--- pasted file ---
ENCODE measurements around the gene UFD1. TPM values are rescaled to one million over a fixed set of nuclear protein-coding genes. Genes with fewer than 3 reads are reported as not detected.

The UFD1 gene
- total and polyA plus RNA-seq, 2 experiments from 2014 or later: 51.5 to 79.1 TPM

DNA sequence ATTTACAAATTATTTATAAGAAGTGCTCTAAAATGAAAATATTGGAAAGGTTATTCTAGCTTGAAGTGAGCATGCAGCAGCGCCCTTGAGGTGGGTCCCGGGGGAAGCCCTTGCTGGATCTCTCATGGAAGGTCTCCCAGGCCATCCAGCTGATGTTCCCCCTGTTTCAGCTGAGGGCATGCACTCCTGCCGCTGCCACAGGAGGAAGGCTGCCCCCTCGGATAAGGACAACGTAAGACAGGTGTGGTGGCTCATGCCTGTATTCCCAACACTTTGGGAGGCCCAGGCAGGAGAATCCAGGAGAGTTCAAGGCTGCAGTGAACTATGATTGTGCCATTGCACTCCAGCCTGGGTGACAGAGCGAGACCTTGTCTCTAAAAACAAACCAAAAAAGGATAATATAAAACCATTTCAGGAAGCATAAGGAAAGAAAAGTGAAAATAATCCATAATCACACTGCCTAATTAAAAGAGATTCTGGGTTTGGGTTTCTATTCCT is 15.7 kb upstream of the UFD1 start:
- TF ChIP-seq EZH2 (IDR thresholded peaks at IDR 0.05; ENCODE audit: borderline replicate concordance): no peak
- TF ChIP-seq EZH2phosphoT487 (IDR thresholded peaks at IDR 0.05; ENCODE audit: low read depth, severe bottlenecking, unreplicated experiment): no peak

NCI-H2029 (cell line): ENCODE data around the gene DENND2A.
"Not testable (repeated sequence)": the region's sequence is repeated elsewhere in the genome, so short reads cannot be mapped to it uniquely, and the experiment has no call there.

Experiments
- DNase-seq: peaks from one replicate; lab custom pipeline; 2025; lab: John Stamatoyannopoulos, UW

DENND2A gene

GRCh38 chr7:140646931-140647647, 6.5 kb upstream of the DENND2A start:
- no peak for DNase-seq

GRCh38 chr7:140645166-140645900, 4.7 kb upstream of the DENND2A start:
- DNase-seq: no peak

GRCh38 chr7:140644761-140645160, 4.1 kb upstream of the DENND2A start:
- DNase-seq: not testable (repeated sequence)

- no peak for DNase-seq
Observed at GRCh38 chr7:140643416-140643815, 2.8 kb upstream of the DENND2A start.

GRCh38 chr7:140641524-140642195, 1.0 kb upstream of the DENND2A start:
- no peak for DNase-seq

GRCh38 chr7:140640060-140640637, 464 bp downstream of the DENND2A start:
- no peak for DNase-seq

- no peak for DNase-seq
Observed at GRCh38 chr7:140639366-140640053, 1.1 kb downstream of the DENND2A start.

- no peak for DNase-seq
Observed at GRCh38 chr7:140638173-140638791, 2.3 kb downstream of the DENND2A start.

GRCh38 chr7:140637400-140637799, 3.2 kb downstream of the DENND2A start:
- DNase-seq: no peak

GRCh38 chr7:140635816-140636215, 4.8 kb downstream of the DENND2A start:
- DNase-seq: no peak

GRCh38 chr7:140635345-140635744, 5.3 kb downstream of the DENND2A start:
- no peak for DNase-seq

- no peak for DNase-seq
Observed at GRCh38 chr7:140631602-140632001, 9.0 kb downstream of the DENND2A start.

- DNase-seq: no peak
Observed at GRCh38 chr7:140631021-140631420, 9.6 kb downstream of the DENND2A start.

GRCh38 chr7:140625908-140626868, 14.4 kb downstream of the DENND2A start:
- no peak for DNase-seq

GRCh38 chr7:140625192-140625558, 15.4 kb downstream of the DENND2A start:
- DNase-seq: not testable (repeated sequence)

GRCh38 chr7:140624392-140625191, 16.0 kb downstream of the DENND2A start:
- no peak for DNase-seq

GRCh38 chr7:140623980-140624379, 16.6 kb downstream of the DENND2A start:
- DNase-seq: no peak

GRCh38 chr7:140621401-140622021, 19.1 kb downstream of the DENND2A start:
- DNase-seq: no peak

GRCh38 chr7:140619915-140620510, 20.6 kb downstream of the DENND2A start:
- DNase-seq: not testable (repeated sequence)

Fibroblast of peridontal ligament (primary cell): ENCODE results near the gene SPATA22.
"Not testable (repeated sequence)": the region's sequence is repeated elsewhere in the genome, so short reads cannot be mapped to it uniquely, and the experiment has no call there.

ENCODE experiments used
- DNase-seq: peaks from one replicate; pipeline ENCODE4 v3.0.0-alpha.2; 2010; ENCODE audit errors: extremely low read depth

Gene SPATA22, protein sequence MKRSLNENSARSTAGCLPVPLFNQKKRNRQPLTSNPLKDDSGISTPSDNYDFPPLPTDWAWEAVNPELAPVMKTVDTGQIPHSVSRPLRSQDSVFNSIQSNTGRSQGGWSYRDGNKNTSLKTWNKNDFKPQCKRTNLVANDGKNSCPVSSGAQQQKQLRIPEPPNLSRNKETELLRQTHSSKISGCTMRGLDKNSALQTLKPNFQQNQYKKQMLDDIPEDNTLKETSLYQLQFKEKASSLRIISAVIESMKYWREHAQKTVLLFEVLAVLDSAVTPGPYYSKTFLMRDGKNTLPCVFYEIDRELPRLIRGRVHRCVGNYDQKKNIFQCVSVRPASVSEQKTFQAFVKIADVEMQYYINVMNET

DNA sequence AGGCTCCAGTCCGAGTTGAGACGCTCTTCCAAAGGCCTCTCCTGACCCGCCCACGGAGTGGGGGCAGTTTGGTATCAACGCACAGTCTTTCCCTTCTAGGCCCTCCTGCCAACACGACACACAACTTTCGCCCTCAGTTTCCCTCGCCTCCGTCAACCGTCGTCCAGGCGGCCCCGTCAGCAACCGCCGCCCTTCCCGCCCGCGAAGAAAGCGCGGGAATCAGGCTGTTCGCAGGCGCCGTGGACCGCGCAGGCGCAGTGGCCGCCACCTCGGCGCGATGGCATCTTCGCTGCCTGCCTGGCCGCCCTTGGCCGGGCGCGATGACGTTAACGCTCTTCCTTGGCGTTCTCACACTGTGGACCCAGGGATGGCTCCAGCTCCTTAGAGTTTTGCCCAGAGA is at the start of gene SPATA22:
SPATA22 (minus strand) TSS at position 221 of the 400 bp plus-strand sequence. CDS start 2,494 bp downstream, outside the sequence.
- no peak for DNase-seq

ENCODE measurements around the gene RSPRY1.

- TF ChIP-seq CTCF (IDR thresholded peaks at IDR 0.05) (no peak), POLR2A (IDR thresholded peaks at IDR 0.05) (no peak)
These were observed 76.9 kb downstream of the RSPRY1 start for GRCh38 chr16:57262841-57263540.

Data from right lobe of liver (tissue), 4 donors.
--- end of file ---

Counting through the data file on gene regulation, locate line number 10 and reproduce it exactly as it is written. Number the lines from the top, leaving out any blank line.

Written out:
- DNase-seq: peaks from one replicate; lab custom pipeline; 2025; lab: John Stamatoyannopoulos, UW